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Full text of "The Brontes"

CHAPTER III
The  children's  library - Charlotte's   and   Branwell's   Angrian
-    literature  its  origin  and development - the Bronte shy-
ness,
THERE were not too many books in the Parsonage
and Charlotte was probably drawing from
memory in Shirley when she described the " col-
lection of light literature" which Caroline
Helstone had access to at Briarfield Rectory as
" chiefly contained on a shelf which had belonged
to her Aunt Mary : some venerable Lady's Maga-
zines that had once performed a sea-voyage with
their owner and whose pages were stained with
salt water : some mad Methodist magazines, full
of miracles and apparitions, of preternatural
warnings, ominous dreams and frenzied fanati-
cism : the equally mad Letters of Mrs. Elizabeth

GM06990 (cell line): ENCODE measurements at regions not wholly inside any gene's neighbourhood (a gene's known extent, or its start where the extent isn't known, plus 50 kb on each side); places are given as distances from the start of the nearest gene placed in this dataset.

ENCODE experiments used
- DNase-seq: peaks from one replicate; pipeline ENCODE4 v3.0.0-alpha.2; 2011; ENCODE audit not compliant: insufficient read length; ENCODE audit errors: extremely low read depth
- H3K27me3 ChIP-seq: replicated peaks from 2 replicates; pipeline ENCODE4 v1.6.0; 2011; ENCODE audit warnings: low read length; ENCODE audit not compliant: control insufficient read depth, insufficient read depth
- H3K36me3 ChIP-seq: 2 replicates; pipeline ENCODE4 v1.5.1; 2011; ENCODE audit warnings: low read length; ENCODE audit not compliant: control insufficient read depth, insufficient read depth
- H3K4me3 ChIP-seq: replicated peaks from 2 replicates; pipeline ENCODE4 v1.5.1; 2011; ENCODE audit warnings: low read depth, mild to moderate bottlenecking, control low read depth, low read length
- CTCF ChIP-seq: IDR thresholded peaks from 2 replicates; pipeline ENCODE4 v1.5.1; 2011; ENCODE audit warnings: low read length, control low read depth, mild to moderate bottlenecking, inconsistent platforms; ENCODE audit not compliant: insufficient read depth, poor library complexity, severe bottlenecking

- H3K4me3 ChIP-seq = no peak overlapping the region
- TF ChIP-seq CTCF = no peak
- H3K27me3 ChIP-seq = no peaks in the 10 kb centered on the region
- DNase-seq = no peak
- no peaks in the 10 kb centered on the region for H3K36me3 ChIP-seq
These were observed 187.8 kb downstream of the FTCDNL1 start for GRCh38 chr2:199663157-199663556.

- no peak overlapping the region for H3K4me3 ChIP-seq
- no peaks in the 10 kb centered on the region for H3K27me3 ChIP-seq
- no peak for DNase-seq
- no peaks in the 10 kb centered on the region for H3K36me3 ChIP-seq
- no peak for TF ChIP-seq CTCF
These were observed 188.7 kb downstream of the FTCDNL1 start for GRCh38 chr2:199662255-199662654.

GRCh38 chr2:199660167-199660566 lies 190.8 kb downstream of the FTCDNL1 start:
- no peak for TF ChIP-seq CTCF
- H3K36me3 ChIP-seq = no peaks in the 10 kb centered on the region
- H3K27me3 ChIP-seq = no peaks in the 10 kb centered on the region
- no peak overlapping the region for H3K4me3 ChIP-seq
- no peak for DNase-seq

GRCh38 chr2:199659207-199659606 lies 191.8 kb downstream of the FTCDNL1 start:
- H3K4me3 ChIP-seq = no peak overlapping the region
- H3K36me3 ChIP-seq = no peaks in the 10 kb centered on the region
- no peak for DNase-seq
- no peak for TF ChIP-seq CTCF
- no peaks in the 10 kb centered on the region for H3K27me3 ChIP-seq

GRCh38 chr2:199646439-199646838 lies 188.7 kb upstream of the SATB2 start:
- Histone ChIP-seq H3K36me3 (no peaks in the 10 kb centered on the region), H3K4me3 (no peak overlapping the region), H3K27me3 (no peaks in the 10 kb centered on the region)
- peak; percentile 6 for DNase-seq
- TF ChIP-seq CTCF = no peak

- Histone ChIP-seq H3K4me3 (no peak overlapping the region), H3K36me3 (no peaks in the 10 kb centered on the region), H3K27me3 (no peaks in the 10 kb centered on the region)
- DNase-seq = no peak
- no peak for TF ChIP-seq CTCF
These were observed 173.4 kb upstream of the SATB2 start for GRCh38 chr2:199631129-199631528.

Rowe from the Dead to the Living : a few old
English classics," Mrs. Bronte, of Methodist
upbringing, might well have had such a collec-
tion and the reference to salt water damage
tallies with the mention in one of her love-letters
that a box of her belongings had been ship-
wrecked on its journey by sea from Cornwall to
Yorkshire.
Keighley, however, had a lending library which
the family, as they grew up, made use of, and
Mrs. Gaskell tells how the girls used to tramp
to the town and back again to get a new book
34